The pond is next, I thought. I just have to go around this shed, and I'll see it.
I saw it and felt oddly proud of myself, as if that one act of memory had blown away some of the cobwebs of the day.
The pond was smaller than I remembered. There was a little wooden shed on the far side, and, by the path, an ancient, heavy, wood-and-metal bench. The peeling wooden slats had been painted green a few years ago. I sat on the bench, and stared at the reflection of the sky in the water, at the scum of duckweed at the edges, and the half-dozen lily pads. Every now and again, I tossed a hazelnut into the middle of the pond, the pond that Lettie Hempstock had called . . .
It wasn't the sea, was it?
She would be older than I am now, Lettie Hempstock. She was only a handful of years older than I was back then, for all her funny talk. She was eleven. I was . . . what was I? It was after the bad birthday party. I knew that. So I would have been seven.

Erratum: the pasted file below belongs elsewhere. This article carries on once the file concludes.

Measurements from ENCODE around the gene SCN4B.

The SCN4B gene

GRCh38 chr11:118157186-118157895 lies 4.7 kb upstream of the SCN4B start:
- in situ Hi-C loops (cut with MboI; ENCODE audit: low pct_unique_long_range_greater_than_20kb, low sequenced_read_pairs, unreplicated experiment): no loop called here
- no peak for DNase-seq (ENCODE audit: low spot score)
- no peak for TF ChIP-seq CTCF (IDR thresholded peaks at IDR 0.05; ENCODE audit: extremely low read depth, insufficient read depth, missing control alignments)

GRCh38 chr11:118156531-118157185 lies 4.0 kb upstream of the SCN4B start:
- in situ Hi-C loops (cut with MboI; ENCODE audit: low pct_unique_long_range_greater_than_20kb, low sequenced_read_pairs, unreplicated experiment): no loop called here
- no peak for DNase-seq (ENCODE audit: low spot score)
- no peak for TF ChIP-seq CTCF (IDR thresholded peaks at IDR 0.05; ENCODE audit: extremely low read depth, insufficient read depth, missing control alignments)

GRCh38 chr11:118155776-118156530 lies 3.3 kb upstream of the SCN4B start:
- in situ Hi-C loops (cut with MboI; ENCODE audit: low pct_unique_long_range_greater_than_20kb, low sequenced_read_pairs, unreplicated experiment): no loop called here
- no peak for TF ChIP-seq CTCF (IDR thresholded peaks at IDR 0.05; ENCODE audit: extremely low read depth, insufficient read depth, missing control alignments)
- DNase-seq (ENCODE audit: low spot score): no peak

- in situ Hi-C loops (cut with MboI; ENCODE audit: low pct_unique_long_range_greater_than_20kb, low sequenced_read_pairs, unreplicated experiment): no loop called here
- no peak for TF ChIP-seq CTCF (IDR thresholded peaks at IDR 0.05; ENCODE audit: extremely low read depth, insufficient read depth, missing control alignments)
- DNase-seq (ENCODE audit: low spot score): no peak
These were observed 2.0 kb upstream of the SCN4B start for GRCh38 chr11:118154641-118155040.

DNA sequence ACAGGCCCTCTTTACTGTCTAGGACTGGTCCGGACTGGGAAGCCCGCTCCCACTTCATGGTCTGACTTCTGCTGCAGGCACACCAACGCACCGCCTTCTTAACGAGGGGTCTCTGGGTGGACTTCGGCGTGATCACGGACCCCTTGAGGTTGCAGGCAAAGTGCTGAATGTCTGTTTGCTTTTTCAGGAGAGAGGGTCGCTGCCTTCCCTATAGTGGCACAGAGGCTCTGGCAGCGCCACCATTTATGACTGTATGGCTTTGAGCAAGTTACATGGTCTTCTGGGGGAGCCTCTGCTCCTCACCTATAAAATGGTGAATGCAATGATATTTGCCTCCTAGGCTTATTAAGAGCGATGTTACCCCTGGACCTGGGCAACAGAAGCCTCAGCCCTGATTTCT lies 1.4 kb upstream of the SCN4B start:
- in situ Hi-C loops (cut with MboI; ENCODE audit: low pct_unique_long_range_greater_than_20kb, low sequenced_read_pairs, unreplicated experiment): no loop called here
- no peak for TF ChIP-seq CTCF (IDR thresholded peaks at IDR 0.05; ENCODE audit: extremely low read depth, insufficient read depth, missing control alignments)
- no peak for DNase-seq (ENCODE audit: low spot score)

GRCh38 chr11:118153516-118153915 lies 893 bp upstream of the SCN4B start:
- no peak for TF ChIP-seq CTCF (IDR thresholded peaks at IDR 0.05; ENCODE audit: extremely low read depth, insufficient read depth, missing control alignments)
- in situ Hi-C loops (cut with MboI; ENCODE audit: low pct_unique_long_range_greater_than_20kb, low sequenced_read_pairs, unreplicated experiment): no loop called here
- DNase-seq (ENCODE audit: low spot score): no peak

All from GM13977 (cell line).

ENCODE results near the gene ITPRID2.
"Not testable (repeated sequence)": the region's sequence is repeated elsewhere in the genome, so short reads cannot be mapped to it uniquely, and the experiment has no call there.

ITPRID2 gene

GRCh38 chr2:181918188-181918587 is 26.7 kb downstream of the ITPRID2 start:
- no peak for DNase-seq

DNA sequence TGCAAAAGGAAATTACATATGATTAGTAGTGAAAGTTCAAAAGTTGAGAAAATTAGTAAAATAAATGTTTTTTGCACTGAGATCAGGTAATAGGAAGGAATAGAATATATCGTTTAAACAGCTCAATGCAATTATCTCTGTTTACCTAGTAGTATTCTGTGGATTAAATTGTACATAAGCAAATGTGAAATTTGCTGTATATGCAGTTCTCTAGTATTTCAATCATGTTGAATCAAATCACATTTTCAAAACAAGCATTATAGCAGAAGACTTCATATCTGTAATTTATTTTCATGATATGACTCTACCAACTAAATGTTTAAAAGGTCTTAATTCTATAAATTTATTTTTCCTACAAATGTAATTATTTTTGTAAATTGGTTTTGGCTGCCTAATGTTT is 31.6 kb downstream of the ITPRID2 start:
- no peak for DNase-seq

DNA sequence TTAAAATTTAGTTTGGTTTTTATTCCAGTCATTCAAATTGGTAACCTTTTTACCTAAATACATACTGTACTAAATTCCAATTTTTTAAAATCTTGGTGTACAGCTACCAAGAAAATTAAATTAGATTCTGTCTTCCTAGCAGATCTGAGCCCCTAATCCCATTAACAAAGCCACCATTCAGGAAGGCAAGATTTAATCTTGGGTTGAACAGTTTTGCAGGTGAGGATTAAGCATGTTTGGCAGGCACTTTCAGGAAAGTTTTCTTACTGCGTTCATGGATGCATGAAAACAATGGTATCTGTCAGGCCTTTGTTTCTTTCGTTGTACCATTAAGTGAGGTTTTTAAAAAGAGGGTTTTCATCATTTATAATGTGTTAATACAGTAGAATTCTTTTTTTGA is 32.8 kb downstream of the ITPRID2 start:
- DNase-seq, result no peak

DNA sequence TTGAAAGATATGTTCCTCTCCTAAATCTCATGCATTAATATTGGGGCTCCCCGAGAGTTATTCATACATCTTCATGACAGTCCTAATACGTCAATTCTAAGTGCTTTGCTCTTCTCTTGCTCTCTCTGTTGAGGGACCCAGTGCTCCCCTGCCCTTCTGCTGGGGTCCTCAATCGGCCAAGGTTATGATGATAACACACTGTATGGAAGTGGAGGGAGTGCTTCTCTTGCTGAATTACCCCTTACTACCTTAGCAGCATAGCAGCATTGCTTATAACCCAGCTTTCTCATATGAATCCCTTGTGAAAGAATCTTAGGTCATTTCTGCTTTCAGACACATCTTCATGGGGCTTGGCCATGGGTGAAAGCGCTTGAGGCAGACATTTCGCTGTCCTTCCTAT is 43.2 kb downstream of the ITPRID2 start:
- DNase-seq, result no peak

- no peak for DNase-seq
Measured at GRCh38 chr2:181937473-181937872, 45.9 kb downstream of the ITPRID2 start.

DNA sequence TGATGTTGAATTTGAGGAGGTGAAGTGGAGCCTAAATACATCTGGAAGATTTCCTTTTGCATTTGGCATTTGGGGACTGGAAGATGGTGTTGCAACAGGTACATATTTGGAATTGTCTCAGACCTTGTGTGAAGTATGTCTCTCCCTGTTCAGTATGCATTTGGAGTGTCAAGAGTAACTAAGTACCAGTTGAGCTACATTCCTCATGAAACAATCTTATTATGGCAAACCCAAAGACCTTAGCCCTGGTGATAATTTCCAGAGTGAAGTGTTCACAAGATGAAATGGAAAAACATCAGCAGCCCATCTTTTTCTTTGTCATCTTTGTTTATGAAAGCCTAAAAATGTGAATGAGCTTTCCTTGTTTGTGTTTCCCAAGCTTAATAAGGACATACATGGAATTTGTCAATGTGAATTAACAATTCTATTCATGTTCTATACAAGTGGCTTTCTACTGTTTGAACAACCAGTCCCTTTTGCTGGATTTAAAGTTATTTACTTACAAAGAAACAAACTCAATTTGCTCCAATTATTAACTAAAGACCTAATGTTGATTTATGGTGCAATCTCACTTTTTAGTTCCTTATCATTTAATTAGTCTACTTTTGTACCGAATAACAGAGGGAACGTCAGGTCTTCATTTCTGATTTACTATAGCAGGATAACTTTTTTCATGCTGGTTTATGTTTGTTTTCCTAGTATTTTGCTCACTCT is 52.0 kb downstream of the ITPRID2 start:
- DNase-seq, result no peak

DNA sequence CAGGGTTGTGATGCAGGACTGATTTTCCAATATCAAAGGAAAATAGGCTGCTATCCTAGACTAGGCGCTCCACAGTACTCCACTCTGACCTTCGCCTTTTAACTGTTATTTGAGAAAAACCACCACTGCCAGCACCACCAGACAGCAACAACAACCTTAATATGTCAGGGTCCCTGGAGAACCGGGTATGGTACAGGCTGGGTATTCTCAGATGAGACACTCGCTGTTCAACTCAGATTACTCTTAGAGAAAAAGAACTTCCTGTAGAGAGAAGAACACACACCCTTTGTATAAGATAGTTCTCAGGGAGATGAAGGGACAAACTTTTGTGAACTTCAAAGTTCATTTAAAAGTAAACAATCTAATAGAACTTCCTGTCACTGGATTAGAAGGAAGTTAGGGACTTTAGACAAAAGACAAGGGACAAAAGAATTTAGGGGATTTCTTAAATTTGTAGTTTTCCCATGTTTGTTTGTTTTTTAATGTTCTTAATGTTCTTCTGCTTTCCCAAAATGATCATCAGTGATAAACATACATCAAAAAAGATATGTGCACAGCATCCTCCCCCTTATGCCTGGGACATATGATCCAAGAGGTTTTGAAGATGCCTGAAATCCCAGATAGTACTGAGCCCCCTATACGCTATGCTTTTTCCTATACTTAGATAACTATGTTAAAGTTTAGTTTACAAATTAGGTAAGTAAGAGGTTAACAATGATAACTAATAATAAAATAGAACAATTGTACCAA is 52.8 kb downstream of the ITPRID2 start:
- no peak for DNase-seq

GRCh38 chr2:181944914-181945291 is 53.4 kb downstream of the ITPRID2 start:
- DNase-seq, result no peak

I wondered if we had ever fallen in the water. Had I pushed her into the duck pond, that strange girl who lived in the farm at the very bottom of the lane? I remembered her being in the water. Perhaps she had pushed me in too.
Where did she go? America? No, Australia. That was it. Somewhere a long way away.
And it wasn't the sea. It was the ocean.
Lettie Hempstock's ocean.
I remembered that, and, remembering that, I remembered everything.
The foregoing is excerpted from The Ocean at the End of the Lane by Neil Gaiman. All rights reserved. No part of this book may be used or reproduced without written permission from HarperCollins Publishers, 10 East 53rd Street, New York, NY 10022.
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